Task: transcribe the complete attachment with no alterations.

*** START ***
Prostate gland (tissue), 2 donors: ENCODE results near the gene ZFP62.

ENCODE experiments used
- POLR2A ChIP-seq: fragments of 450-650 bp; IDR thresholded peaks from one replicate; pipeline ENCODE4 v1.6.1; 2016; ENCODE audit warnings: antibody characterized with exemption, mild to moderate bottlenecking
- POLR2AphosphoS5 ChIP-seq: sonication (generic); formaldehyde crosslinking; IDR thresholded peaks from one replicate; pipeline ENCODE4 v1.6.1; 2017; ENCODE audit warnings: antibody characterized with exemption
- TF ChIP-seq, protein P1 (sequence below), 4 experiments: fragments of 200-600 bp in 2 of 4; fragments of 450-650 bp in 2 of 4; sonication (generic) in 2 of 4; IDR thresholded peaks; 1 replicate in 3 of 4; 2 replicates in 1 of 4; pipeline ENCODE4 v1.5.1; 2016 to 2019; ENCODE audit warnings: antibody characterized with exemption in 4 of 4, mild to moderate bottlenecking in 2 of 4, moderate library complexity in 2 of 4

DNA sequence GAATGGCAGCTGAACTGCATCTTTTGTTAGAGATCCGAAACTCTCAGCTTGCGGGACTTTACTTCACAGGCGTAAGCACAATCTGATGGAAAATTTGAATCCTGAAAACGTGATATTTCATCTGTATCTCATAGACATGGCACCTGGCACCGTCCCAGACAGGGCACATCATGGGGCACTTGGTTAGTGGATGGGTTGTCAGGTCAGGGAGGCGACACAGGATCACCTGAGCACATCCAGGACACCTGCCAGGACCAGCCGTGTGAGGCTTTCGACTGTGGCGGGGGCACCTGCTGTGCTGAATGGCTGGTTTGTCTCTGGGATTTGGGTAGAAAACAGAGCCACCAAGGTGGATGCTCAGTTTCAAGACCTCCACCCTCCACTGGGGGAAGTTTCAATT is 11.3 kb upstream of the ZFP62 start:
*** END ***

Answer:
Prostate gland (tissue), 2 donors: ENCODE results near the gene ZFP62.

ENCODE experiments used
- POLR2A ChIP-seq: fragments of 450-650 bp; IDR thresholded peaks from one replicate; pipeline ENCODE4 v1.6.1; 2016; ENCODE audit warnings: antibody characterized with exemption, mild to moderate bottlenecking
- POLR2AphosphoS5 ChIP-seq: sonication (generic); formaldehyde crosslinking; IDR thresholded peaks from one replicate; pipeline ENCODE4 v1.6.1; 2017; ENCODE audit warnings: antibody characterized with exemption
- TF ChIP-seq, protein P1 (sequence below), 4 experiments: fragments of 200-600 bp in 2 of 4; fragments of 450-650 bp in 2 of 4; sonication (generic) in 2 of 4; IDR thresholded peaks; 1 replicate in 3 of 4; 2 replicates in 1 of 4; pipeline ENCODE4 v1.5.1; 2016 to 2019; ENCODE audit warnings: antibody characterized with exemption in 4 of 4, mild to moderate bottlenecking in 2 of 4, moderate library complexity in 2 of 4

DNA sequence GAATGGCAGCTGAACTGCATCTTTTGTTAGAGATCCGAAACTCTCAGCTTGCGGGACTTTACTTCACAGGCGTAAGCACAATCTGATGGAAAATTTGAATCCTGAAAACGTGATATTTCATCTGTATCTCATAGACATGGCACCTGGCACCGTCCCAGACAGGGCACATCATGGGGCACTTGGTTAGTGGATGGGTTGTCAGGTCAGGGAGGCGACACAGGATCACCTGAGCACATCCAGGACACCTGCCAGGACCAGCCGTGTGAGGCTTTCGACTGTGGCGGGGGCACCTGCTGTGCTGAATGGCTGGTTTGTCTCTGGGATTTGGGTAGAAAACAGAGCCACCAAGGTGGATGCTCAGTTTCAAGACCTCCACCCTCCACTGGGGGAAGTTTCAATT is 11.3 kb upstream of the ZFP62 start: